• The plot was not a difficult one to understand. As my cousin said to me when we were talking about the movie afterwards, this might be the new Matrix in that it might become fashionable to say that it was a difficult movie but you managed to understand it. It’s not. If you didn’t understand what was happening, you’re a moron. Understanding it doesn’t make you unusually smart. You just had to pay attention.
  • It should be silly to feel good about something that is only right and should be ubiquitous and normal, but I felt happy seeing the words “based on an idea by Cajetan Boy” at the beginning of the movie.
  • I’m going to watch the movie again, sometime. I’m not in a hurry to do so, but I think I should. In spite of what griping I’ve done, it had the unquantifiable ‘It’ factor.

McSweeney’s Book-Haul

I’m writing this post essentially to test out the capabilities of Windows Live Writer. I’ve heard a lot about it, and looking at the interface, I can see why people like it.* It’s simple, intuitive, and lets you concentrate on the writing part of the whole thing.

* I know! Praising a Microsoft product without reservations. Who’d have thought?!


Around half a month ago, The McSweeney’s Store had a garage sale of sorts. What they did was take out everything in the attic – the old books, the slightly chuffed ones, the ones nobody wanted for that price – and offer them on sale. I bought those on a friend’s credit card (fully intending to pay her later, of course), and she then announced that they were my birthday gift from her. Another friend of mine who was coming over from the US brought them here for me. One of these had a torn dust-jacket, the other two were simply slightly chuffed.

McSweeney’s #13: This was the comics issue of McSweeney’s Quarterly Concern. This was edited by Chris Ware. There are some text pieces in this which verge on, but generally manage to avoid, the hissy ‘comics are literature’ tone. The comics themselves seem to be excellent, ranging from 1842 to 2004 (when this was printed). I haven’t read the whole thing, but it is a lovely-looking hardcover. 263 pages of salty goodness.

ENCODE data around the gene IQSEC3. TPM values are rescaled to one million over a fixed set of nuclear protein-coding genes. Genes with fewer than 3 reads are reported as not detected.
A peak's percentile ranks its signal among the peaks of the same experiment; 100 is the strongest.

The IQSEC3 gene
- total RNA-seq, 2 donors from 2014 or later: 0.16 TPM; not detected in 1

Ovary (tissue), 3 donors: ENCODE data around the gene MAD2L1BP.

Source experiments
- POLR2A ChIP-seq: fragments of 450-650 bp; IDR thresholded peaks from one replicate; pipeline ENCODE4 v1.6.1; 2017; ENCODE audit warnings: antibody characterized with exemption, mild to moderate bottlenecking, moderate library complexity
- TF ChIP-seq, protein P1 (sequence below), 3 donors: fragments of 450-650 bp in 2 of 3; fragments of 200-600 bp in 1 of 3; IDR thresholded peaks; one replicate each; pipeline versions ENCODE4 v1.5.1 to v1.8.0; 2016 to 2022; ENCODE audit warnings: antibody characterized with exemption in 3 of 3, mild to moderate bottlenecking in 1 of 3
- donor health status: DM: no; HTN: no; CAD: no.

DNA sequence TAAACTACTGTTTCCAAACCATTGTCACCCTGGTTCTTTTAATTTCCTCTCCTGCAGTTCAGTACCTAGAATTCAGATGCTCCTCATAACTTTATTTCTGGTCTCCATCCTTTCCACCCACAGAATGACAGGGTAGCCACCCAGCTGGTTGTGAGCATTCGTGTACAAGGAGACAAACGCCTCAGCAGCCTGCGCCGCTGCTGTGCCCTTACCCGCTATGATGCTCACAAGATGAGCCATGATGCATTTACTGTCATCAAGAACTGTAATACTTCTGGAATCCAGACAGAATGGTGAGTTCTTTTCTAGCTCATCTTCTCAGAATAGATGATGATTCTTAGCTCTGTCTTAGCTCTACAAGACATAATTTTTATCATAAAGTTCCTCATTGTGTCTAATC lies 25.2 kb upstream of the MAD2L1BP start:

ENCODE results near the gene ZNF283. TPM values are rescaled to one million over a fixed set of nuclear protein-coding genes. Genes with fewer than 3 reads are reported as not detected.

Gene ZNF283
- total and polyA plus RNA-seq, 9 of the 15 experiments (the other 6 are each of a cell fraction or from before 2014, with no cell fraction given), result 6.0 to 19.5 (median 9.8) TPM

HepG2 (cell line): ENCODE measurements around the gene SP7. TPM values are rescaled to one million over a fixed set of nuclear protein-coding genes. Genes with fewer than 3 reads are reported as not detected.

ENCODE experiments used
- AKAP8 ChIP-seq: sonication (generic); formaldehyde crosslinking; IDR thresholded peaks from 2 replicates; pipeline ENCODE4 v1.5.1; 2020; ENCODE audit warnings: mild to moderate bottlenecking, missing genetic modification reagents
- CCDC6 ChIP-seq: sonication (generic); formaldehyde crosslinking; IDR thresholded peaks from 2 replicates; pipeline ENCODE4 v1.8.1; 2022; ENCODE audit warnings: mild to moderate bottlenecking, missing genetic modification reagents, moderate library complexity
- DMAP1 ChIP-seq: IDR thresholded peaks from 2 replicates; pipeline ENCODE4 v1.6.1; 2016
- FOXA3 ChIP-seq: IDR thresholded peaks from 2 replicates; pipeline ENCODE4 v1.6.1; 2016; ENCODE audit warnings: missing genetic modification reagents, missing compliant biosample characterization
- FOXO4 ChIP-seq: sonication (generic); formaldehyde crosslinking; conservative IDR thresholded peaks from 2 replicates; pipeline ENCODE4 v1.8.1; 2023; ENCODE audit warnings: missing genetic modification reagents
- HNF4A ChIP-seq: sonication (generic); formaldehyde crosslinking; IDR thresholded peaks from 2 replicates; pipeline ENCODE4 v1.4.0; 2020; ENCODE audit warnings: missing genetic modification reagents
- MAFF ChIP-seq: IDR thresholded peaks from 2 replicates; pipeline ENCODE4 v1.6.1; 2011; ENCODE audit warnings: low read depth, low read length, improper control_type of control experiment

Maps and Legends by Michael Chabon: One of my favourite writers writes a whole non-fiction book. Reading Chabon’s non-fiction is always a pleasure. It feels like chatting with an extremely clever, interesting acquaintance. (His fiction, by the way, can be slightly too fluffy or fatiguing at times, but only because he’s always ambitious.) I’ve started on this one, and every reason I like the man’s writing is coming back to me.

Curious Men by Frank Buckland: This guy, it seems, is one of those old English oddities. Except that this one was interested in other oddities. This book is made of 12 essays culled from the thousands of pages written by Buckland. I’ve read a couple of these, and though they are slightly dry at times, they are never less than interesting.

So these are my latest literary conquests. There’ll be more, and you can rest assured I’ll bore you by talking about them.